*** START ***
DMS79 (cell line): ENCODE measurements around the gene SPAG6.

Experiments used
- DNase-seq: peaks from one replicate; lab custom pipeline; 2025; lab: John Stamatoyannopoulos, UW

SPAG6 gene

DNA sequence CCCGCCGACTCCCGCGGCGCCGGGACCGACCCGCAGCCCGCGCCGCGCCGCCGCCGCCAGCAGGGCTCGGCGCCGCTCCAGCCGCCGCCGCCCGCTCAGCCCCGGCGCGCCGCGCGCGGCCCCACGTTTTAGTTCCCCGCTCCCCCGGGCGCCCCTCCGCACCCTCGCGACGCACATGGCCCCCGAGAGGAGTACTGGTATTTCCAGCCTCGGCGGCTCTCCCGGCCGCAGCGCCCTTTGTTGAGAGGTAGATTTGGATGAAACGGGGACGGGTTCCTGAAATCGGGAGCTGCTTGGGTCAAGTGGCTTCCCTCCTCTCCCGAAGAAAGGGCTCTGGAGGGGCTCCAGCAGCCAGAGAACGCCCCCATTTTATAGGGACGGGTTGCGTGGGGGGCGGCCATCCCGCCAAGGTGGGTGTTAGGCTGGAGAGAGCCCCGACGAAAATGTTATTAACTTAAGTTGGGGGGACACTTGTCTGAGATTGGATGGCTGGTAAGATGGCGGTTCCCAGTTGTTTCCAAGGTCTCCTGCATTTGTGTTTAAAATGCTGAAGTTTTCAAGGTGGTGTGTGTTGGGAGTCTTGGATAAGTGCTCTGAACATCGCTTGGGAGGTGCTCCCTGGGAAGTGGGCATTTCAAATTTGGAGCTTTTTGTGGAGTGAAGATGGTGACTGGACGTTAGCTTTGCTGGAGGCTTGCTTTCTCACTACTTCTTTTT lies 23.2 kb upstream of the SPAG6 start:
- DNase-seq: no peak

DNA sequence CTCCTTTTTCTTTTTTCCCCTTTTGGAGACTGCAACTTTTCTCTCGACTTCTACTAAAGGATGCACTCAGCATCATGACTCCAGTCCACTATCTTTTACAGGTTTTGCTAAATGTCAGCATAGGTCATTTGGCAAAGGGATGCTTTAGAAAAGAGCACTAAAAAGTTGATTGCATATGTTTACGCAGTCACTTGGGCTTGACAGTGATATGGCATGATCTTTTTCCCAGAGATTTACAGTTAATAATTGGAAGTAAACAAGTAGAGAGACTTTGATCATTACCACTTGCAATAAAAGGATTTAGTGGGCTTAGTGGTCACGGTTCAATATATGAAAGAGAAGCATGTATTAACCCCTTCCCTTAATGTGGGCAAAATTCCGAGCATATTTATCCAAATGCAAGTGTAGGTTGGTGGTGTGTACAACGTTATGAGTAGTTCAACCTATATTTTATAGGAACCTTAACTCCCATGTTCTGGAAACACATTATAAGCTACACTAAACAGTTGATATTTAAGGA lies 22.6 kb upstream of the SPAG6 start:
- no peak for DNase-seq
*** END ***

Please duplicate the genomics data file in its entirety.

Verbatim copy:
DMS79 (cell line): ENCODE measurements around the gene SPAG6.

Experiments used
- DNase-seq: peaks from one replicate; lab custom pipeline; 2025; lab: John Stamatoyannopoulos, UW

SPAG6 gene

DNA sequence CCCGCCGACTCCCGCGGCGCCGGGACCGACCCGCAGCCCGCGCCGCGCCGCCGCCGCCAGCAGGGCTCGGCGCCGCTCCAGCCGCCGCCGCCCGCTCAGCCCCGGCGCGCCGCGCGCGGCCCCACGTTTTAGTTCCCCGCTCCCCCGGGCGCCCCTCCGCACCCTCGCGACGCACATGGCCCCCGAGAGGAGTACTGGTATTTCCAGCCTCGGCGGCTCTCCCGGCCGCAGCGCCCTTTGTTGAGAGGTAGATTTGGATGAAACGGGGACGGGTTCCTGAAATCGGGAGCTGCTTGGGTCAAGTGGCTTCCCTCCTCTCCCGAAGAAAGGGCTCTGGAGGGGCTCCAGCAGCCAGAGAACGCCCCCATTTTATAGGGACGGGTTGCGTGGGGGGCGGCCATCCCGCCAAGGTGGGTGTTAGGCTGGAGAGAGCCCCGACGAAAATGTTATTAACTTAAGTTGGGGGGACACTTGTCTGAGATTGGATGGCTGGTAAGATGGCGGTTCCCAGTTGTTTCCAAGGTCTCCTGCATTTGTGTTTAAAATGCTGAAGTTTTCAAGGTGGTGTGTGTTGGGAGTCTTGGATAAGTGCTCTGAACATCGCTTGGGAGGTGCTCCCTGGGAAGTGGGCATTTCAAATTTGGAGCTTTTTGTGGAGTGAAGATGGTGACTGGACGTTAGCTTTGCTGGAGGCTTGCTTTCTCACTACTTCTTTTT lies 23.2 kb upstream of the SPAG6 start:
- DNase-seq: no peak

DNA sequence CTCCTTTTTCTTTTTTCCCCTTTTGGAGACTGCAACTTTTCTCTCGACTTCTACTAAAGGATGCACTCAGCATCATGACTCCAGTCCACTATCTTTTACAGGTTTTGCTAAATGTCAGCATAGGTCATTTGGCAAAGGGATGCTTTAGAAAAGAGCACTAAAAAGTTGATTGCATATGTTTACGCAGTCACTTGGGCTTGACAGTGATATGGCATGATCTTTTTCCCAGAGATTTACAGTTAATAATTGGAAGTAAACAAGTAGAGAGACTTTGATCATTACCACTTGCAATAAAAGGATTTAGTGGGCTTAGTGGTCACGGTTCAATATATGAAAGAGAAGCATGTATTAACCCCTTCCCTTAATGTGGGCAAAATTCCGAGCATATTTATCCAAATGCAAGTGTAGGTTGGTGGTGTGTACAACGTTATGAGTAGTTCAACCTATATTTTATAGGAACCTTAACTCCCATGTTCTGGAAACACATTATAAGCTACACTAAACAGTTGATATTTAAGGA lies 22.6 kb upstream of the SPAG6 start:
- no peak for DNase-seq